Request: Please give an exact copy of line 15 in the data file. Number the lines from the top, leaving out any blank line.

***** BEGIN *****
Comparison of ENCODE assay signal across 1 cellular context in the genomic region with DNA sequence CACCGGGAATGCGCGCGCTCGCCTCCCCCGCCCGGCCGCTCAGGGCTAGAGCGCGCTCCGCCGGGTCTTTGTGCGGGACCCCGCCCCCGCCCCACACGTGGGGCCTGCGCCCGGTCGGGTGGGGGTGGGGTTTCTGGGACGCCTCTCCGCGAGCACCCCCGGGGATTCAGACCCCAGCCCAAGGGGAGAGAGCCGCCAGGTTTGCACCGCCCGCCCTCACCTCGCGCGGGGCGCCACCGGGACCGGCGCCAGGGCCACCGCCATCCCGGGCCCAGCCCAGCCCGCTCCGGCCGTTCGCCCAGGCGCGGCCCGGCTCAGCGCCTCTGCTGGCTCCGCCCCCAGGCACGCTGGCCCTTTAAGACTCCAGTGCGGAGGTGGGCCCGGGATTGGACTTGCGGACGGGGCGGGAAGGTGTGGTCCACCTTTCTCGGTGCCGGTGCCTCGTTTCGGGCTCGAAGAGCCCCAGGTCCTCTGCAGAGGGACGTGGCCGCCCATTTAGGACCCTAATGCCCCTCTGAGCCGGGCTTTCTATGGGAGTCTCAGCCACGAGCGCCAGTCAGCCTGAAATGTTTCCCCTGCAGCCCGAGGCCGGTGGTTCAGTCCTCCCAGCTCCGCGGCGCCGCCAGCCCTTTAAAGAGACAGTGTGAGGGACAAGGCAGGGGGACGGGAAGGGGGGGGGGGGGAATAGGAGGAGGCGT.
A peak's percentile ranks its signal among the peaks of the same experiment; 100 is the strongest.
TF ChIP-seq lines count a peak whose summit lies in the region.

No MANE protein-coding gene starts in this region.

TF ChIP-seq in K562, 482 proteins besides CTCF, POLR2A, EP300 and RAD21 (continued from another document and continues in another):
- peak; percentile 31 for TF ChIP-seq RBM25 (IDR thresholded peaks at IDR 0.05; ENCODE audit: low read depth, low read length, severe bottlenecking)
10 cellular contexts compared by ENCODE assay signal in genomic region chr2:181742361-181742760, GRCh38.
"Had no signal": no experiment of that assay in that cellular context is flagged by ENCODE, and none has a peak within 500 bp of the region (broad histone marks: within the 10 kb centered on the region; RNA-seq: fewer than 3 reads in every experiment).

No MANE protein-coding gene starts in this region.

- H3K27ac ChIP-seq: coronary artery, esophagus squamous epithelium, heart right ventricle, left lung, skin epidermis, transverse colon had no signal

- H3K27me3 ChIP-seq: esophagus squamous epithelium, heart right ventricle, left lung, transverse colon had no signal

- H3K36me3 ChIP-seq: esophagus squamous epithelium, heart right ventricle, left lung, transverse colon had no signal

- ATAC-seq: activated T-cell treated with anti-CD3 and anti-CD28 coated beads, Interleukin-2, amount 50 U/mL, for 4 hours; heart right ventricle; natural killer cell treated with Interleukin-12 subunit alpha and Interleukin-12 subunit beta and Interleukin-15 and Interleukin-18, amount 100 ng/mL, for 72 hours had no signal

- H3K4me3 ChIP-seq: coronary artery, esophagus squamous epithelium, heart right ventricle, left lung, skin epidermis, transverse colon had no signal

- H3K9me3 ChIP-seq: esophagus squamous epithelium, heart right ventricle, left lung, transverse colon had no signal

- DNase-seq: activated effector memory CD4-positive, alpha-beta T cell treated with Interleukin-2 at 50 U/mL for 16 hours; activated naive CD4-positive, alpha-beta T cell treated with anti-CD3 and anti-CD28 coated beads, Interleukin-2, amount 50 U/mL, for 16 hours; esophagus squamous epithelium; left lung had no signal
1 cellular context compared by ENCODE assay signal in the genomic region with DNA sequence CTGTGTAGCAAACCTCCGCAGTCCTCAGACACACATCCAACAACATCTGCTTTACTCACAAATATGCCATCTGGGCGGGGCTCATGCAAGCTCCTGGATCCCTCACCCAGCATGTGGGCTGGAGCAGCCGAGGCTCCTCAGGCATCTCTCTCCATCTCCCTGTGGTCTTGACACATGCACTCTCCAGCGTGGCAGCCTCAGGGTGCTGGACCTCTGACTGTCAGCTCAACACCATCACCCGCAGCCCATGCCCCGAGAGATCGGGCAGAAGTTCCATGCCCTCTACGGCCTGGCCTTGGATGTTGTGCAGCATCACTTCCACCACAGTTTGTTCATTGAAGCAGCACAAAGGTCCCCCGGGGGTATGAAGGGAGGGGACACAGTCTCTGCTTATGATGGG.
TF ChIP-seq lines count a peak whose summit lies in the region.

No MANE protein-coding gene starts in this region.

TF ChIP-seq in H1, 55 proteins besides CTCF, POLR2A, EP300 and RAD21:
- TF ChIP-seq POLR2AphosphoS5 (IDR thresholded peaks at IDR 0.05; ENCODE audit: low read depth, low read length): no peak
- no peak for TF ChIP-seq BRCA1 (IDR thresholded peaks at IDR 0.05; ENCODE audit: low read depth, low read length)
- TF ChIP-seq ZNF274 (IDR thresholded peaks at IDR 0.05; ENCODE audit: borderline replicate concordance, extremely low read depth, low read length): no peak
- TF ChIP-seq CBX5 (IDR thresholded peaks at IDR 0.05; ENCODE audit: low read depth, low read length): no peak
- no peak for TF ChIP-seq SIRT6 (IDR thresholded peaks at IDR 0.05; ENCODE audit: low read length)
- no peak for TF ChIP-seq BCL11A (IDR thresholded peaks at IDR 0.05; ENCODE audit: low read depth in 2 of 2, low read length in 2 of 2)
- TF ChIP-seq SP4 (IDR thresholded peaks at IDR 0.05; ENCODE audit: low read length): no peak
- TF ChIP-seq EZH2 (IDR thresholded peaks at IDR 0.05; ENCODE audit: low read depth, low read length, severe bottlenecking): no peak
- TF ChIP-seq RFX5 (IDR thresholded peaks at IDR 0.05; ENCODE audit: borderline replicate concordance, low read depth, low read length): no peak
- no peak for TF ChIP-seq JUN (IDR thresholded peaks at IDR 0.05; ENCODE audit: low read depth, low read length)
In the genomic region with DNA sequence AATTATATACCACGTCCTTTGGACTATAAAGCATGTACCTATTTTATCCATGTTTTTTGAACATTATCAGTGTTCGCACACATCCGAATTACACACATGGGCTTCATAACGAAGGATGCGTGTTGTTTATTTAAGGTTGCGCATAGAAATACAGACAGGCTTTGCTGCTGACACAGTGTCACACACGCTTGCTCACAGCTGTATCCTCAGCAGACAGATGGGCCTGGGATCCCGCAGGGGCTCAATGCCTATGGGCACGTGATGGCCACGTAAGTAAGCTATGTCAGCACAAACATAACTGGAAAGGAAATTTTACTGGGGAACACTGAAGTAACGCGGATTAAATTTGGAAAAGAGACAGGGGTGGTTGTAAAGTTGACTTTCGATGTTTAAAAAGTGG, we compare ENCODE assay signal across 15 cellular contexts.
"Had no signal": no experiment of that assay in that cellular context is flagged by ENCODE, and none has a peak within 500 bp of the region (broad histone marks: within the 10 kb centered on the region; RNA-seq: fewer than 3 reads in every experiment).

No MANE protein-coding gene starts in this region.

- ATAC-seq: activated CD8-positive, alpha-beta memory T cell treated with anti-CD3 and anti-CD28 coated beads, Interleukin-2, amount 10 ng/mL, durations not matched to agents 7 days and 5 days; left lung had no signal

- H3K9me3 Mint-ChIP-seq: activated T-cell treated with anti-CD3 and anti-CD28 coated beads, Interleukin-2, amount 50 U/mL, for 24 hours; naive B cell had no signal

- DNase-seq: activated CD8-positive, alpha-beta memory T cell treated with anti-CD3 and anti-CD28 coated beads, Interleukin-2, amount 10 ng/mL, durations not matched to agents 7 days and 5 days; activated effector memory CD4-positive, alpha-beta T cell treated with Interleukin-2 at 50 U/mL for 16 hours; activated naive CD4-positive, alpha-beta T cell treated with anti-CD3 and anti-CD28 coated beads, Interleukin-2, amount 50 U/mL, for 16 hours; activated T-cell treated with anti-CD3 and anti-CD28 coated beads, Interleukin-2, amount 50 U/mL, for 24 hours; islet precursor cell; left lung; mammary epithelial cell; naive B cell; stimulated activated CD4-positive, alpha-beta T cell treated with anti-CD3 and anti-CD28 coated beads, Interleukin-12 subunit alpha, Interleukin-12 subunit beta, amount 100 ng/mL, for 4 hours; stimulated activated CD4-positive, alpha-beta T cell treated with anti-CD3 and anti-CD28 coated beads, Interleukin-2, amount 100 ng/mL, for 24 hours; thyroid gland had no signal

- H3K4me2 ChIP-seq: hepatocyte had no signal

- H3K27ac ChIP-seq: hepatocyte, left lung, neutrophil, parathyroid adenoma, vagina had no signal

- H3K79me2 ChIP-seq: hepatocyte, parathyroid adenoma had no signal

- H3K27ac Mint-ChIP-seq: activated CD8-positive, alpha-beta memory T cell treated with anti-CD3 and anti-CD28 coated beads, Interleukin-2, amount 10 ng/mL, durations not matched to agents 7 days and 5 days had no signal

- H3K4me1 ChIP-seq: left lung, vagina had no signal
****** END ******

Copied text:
- H3K9me3 ChIP-seq: esophagus squamous epithelium, heart right ventricle, left lung, transverse colon had no signal